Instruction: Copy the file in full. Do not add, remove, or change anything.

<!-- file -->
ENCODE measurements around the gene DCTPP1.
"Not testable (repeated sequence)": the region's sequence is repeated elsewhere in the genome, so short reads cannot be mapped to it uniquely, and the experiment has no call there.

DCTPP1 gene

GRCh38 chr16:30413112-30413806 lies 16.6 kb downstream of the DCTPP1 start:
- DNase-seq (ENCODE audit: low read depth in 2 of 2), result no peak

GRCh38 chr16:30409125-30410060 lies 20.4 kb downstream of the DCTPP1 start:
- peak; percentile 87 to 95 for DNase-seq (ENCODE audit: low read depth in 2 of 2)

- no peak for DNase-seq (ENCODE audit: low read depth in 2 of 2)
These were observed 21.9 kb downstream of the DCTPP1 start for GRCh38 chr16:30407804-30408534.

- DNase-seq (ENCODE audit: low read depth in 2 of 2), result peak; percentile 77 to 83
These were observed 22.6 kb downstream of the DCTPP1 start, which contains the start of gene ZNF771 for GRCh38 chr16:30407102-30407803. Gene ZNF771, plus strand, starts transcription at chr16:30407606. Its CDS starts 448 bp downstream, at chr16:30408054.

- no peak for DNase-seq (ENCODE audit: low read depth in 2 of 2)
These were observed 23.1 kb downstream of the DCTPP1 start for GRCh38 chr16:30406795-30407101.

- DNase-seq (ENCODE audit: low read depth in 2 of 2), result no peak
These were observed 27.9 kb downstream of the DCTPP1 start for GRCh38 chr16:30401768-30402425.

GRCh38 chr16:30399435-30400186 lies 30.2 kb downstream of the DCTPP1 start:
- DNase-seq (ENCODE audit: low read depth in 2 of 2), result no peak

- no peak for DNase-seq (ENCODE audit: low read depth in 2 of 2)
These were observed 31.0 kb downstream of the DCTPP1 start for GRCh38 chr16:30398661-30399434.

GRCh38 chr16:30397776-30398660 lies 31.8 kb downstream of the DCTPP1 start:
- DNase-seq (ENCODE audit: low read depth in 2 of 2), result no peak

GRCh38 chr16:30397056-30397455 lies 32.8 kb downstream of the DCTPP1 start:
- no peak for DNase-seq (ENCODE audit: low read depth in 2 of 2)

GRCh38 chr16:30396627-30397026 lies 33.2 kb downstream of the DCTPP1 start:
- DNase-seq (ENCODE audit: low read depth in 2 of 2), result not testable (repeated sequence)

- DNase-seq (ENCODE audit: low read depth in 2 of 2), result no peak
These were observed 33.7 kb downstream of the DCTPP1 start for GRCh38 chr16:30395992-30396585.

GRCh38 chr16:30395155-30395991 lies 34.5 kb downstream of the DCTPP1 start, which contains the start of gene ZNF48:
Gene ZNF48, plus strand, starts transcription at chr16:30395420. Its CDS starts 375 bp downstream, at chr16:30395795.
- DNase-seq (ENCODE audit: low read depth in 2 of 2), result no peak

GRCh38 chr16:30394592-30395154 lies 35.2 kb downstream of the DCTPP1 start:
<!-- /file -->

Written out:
ENCODE measurements around the gene DCTPP1.
"Not testable (repeated sequence)": the region's sequence is repeated elsewhere in the genome, so short reads cannot be mapped to it uniquely, and the experiment has no call there.

DCTPP1 gene

GRCh38 chr16:30413112-30413806 lies 16.6 kb downstream of the DCTPP1 start:
- DNase-seq (ENCODE audit: low read depth in 2 of 2), result no peak

GRCh38 chr16:30409125-30410060 lies 20.4 kb downstream of the DCTPP1 start:
- peak; percentile 87 to 95 for DNase-seq (ENCODE audit: low read depth in 2 of 2)

- no peak for DNase-seq (ENCODE audit: low read depth in 2 of 2)
These were observed 21.9 kb downstream of the DCTPP1 start for GRCh38 chr16:30407804-30408534.

- DNase-seq (ENCODE audit: low read depth in 2 of 2), result peak; percentile 77 to 83
These were observed 22.6 kb downstream of the DCTPP1 start, which contains the start of gene ZNF771 for GRCh38 chr16:30407102-30407803. Gene ZNF771, plus strand, starts transcription at chr16:30407606. Its CDS starts 448 bp downstream, at chr16:30408054.

- no peak for DNase-seq (ENCODE audit: low read depth in 2 of 2)
These were observed 23.1 kb downstream of the DCTPP1 start for GRCh38 chr16:30406795-30407101.

- DNase-seq (ENCODE audit: low read depth in 2 of 2), result no peak
These were observed 27.9 kb downstream of the DCTPP1 start for GRCh38 chr16:30401768-30402425.

GRCh38 chr16:30399435-30400186 lies 30.2 kb downstream of the DCTPP1 start:
- DNase-seq (ENCODE audit: low read depth in 2 of 2), result no peak

- no peak for DNase-seq (ENCODE audit: low read depth in 2 of 2)
These were observed 31.0 kb downstream of the DCTPP1 start for GRCh38 chr16:30398661-30399434.

GRCh38 chr16:30397776-30398660 lies 31.8 kb downstream of the DCTPP1 start:
- DNase-seq (ENCODE audit: low read depth in 2 of 2), result no peak

GRCh38 chr16:30397056-30397455 lies 32.8 kb downstream of the DCTPP1 start:
- no peak for DNase-seq (ENCODE audit: low read depth in 2 of 2)

GRCh38 chr16:30396627-30397026 lies 33.2 kb downstream of the DCTPP1 start:
- DNase-seq (ENCODE audit: low read depth in 2 of 2), result not testable (repeated sequence)

- DNase-seq (ENCODE audit: low read depth in 2 of 2), result no peak
These were observed 33.7 kb downstream of the DCTPP1 start for GRCh38 chr16:30395992-30396585.

GRCh38 chr16:30395155-30395991 lies 34.5 kb downstream of the DCTPP1 start, which contains the start of gene ZNF48:
Gene ZNF48, plus strand, starts transcription at chr16:30395420. Its CDS starts 375 bp downstream, at chr16:30395795.
- DNase-seq (ENCODE audit: low read depth in 2 of 2), result no peak

GRCh38 chr16:30394592-30395154 lies 35.2 kb downstream of the DCTPP1 start: